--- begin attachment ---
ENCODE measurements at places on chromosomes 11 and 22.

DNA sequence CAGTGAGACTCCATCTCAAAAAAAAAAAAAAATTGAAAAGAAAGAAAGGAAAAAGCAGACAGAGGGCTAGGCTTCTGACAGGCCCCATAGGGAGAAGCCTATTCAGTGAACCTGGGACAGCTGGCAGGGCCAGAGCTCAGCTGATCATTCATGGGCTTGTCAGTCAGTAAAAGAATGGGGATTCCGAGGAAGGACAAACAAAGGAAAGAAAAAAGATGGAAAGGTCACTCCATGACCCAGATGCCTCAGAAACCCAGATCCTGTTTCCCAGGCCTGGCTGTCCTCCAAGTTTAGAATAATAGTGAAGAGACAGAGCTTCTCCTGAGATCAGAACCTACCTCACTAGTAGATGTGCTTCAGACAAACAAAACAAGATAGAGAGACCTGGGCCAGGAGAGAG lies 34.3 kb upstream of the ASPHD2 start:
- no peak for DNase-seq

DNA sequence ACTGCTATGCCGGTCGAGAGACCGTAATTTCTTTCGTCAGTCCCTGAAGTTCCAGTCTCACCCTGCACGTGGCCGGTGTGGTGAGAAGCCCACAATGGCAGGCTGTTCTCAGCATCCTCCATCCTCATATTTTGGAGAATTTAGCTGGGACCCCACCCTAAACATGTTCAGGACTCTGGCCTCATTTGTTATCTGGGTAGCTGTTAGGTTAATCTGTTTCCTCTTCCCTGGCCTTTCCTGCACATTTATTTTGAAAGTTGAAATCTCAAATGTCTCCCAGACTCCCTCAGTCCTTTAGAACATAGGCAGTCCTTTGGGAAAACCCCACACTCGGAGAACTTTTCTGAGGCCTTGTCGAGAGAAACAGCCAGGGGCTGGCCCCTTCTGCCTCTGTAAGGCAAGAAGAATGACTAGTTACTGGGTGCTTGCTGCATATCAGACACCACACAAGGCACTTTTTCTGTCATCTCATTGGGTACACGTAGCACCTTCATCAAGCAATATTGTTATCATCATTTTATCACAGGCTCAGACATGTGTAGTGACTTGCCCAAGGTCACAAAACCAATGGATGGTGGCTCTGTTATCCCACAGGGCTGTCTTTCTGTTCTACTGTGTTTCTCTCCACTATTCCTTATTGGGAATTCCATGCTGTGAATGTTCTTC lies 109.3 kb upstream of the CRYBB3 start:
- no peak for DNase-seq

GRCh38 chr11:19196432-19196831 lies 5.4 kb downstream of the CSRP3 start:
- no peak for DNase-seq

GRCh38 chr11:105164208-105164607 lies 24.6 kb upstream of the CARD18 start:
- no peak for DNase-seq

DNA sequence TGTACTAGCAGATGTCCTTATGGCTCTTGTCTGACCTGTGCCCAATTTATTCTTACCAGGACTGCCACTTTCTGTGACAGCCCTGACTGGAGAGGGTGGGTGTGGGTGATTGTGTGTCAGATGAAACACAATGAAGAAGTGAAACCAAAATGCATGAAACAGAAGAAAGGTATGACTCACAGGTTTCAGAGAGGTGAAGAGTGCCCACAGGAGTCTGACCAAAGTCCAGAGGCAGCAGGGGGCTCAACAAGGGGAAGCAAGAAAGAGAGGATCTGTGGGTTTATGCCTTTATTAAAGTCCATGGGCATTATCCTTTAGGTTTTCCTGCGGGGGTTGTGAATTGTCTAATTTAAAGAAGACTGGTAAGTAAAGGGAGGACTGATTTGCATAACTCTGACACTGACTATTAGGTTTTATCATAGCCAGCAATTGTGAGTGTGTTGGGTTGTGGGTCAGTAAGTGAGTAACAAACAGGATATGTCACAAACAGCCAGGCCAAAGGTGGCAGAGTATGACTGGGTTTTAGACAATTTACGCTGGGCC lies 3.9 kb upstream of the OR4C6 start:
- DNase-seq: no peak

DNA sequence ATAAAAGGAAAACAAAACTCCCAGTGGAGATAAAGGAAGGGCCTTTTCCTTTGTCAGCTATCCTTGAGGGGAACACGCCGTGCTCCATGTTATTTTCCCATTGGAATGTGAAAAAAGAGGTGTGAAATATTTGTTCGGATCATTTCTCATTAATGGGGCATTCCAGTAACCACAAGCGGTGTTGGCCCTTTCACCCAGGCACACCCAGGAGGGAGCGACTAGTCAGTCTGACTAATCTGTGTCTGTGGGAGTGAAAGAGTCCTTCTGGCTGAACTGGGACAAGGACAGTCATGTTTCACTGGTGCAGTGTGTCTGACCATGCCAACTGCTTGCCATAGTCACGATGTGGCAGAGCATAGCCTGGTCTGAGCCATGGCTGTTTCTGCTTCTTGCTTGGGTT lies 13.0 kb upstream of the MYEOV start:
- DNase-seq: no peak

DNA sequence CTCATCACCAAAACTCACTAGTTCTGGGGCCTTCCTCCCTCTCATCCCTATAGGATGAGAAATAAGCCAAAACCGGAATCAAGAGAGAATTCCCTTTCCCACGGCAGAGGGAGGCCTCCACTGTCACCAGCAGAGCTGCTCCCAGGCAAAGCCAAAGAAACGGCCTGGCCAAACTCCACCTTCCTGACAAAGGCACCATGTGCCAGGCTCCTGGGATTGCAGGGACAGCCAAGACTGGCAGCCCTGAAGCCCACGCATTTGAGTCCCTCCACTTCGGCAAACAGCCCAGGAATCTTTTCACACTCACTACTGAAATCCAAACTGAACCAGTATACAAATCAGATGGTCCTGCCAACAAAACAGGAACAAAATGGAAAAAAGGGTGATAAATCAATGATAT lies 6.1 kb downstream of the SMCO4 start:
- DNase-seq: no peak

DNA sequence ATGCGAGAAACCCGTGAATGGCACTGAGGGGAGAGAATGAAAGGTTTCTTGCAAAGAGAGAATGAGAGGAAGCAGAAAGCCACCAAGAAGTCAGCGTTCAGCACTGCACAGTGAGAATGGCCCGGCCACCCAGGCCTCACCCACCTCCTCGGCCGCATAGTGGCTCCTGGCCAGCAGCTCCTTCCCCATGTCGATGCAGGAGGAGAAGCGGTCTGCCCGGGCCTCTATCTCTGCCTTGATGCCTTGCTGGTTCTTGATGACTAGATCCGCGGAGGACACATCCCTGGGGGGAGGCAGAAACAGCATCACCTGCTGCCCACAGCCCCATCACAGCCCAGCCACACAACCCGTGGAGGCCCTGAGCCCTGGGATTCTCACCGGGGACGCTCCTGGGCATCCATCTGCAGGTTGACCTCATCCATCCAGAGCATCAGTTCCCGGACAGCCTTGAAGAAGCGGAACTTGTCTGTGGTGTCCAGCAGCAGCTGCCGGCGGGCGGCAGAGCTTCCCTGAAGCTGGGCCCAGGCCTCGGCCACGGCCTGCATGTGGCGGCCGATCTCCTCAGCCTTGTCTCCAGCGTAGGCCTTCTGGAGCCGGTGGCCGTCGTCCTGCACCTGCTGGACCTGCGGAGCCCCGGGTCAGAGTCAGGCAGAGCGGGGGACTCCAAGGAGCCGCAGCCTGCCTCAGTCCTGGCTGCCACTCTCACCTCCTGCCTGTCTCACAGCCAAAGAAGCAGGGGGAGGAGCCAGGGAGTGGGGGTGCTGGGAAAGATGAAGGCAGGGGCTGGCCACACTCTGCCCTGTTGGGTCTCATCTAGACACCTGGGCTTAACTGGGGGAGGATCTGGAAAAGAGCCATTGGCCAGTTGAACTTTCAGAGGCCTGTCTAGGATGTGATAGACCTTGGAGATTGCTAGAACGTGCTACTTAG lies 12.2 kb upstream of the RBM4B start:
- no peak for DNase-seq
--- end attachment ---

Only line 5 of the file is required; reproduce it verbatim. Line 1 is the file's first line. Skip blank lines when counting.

- no peak for DNase-seq